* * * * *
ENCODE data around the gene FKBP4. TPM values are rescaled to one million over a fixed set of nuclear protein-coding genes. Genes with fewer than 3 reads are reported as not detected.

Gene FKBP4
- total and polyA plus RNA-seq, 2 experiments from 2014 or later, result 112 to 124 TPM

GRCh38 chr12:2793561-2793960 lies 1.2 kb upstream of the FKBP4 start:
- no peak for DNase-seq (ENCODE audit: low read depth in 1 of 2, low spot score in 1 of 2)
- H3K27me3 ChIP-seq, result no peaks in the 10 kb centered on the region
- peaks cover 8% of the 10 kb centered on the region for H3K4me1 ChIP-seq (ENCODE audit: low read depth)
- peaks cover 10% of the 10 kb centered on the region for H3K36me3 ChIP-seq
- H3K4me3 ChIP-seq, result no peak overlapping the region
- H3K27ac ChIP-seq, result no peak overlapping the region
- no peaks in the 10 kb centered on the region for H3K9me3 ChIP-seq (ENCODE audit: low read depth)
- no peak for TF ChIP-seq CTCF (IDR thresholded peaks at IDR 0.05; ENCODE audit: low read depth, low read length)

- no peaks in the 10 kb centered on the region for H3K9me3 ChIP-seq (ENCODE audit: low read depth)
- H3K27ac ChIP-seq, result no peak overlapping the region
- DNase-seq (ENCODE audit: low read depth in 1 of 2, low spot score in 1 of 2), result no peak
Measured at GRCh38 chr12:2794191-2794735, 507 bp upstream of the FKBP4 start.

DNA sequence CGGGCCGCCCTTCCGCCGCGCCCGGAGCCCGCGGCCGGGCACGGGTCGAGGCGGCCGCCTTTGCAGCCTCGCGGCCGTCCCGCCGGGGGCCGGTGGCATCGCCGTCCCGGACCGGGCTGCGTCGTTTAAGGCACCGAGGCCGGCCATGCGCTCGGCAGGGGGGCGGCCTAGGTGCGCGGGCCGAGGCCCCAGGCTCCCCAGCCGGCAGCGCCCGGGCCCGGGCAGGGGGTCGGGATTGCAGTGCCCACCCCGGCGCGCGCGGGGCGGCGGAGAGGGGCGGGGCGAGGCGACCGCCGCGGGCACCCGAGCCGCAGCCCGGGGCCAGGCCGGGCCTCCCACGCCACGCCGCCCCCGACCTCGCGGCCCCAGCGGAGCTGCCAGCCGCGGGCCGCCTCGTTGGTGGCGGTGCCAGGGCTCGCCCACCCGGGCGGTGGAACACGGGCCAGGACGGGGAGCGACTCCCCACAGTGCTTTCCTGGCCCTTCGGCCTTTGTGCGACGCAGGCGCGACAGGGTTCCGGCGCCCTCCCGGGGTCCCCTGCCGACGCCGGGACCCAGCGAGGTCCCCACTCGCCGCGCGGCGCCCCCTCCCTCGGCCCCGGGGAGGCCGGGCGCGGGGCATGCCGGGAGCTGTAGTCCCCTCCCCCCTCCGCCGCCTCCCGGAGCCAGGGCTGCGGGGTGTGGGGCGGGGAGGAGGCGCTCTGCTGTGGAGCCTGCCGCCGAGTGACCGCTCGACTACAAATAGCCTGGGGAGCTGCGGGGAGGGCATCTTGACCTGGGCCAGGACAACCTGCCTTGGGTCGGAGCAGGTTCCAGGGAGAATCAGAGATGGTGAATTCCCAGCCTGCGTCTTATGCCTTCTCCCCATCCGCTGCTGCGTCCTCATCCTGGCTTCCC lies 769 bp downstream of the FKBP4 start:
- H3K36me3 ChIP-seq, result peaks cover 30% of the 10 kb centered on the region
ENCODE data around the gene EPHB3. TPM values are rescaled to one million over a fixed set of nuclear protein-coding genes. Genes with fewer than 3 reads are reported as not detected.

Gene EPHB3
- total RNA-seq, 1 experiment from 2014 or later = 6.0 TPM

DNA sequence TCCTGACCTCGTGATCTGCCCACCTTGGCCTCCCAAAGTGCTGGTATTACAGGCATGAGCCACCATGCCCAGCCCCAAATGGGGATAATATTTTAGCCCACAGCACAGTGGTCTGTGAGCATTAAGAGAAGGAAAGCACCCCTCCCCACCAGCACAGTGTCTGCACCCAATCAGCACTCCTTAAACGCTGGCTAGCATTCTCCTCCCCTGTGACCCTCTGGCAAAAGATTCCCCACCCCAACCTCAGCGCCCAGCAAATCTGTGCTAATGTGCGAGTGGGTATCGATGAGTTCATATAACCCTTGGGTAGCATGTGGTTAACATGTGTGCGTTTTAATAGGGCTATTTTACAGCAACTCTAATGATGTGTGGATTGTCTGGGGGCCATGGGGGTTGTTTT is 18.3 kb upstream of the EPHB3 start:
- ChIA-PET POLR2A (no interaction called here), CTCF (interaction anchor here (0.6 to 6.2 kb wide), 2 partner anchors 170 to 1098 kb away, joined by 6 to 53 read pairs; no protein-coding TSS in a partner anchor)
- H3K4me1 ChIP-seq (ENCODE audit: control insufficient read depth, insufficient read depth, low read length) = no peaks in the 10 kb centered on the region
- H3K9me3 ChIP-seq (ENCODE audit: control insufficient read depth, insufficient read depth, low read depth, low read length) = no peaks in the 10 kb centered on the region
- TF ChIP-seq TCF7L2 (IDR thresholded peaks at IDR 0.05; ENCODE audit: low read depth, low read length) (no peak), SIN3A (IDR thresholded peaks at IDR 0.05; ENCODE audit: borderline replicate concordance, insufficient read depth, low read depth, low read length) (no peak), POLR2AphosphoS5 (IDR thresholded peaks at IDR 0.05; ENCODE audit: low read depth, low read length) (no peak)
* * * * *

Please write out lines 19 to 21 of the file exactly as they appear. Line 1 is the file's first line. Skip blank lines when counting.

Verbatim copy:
ENCODE data around the gene EPHB3. TPM values are rescaled to one million over a fixed set of nuclear protein-coding genes. Genes with fewer than 3 reads are reported as not detected.

Gene EPHB3
- total RNA-seq, 1 experiment from 2014 or later = 6.0 TPM